Skip to Main Content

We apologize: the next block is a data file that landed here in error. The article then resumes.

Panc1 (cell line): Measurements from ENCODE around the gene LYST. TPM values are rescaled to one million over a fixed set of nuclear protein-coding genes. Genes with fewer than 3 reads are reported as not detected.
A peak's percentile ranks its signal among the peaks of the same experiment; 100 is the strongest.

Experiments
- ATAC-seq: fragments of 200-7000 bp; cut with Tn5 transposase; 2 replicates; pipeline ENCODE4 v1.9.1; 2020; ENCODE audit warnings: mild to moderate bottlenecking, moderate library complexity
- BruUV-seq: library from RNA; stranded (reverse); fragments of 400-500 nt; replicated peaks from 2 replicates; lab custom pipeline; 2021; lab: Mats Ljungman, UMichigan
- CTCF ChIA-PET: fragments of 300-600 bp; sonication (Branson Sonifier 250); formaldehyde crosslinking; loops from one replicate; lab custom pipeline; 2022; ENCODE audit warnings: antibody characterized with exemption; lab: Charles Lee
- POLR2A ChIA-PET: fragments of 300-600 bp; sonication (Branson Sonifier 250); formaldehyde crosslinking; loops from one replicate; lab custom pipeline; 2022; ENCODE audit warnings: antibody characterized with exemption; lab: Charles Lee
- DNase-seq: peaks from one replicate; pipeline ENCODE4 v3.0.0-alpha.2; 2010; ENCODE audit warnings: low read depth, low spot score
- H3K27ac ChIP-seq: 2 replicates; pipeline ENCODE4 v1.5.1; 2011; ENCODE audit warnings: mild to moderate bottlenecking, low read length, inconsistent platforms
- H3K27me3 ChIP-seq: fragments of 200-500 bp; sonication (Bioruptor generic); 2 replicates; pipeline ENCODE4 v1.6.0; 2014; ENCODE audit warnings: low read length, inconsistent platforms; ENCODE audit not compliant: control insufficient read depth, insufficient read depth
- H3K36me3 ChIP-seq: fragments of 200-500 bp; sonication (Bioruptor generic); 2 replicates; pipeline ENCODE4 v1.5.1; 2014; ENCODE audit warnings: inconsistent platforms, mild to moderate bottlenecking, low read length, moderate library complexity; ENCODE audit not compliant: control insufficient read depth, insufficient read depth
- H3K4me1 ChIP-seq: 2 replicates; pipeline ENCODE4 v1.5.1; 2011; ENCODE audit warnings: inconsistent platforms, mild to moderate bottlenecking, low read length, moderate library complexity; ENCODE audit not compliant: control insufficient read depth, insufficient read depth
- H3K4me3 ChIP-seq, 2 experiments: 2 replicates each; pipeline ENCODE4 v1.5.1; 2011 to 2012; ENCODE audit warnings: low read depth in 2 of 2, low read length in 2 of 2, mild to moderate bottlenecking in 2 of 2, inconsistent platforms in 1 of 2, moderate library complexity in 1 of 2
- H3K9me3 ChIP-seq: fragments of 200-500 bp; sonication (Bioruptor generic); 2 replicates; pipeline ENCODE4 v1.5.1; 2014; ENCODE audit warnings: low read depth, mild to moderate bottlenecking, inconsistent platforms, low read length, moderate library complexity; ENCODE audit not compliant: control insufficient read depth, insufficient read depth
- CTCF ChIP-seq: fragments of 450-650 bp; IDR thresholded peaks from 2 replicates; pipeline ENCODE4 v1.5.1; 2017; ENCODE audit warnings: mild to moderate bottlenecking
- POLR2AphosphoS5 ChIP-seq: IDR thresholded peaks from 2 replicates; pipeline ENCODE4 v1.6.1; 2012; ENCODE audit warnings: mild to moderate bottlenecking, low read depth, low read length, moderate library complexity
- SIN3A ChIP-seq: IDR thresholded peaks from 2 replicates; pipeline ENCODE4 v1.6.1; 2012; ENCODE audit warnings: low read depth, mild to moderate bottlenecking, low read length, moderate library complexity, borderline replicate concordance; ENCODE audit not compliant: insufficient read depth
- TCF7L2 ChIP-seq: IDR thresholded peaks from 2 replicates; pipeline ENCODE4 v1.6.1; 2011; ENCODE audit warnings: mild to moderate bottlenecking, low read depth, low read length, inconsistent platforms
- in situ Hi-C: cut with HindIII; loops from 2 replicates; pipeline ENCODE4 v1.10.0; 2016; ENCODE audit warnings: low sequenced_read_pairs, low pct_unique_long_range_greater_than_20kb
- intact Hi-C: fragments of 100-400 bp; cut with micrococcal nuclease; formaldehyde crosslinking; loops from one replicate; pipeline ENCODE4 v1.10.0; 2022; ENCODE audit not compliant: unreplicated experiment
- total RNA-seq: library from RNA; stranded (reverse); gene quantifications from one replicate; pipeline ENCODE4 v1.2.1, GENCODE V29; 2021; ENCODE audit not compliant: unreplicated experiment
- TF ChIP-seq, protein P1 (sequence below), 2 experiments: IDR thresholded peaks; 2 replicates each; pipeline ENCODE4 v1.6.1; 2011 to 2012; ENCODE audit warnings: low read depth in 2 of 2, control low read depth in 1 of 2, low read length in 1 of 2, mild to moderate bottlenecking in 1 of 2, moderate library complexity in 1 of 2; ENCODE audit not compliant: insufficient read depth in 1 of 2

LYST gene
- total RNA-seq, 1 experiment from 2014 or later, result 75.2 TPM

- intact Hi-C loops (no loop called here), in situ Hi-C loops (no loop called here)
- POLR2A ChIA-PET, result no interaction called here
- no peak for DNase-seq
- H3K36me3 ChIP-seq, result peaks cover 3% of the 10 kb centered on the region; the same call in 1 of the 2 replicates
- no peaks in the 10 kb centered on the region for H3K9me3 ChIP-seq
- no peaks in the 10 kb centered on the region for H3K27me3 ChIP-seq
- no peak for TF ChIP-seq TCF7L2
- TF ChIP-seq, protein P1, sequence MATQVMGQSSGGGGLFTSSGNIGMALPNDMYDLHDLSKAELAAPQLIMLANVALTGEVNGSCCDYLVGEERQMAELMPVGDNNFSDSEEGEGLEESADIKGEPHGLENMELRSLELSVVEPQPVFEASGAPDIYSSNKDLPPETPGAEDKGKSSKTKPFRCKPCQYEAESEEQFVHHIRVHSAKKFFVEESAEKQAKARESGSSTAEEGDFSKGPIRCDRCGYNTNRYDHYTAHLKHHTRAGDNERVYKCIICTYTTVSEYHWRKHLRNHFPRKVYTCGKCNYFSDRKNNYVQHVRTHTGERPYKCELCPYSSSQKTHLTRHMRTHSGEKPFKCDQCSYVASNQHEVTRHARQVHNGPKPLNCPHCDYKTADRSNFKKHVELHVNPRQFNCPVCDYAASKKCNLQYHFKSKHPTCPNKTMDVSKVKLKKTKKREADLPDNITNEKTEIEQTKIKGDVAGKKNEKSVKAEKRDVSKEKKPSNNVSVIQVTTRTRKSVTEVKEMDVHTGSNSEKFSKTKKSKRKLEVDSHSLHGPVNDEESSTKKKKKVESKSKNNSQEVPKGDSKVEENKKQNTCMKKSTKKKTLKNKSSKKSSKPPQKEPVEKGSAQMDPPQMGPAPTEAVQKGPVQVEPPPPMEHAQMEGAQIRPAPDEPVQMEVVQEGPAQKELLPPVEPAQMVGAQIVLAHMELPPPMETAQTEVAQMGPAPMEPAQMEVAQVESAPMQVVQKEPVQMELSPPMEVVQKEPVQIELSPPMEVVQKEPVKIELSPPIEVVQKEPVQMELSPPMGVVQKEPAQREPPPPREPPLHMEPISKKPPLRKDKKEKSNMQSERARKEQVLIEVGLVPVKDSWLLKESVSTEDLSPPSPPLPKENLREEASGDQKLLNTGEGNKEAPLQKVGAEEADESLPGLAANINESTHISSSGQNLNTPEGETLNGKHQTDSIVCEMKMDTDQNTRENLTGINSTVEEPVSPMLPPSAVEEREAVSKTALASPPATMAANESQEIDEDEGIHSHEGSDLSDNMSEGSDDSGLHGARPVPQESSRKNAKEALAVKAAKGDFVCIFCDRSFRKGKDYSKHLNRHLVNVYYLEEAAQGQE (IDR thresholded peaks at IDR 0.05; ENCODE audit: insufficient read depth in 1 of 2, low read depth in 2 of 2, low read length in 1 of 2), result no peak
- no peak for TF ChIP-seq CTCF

Multiported register files are critical components of modern superscalar and simultaneously multithreaded (SMT) processors, but conventional designs consume considerable die area and power as register counts and issue widths grow. Banked multiported register files consisting of multiple interleaved banks of lesser ported cells can be used to reduce area, power, and access time and previous work has shown that such designs can provide sufficient bandwidth for a superscalar machine. These previous banked designs, however, have complex control structures to avoid bank conflicts or to buffer conflicting requests, which add to design complexity and would likely limit cycle time. This paper presents a much simpler and faster control scheme that speculatively issues potentially conflicting instructions, and then quickly repairs the pipeline if conflicts occur. We show that, once optimizations to avoid regfile reads are employed, the remaining read accesses observed in detailed simulations are close to randomly distributed and this contributes to the effectiveness of our speculative control scheme. For a four-issue superscalar processor with 64 physical registers, we show that we can reduce area by a factor of three, access time by 25 percent, and energy by 40 percent, while decreasing IPC by less than 5 percent. For an eight-issue SMT processor with 512 physical registers, area is reduced by a factor of seven, access time by 30 percent, and energy by 60 percent, while decreasing IPC by less than 2 percent.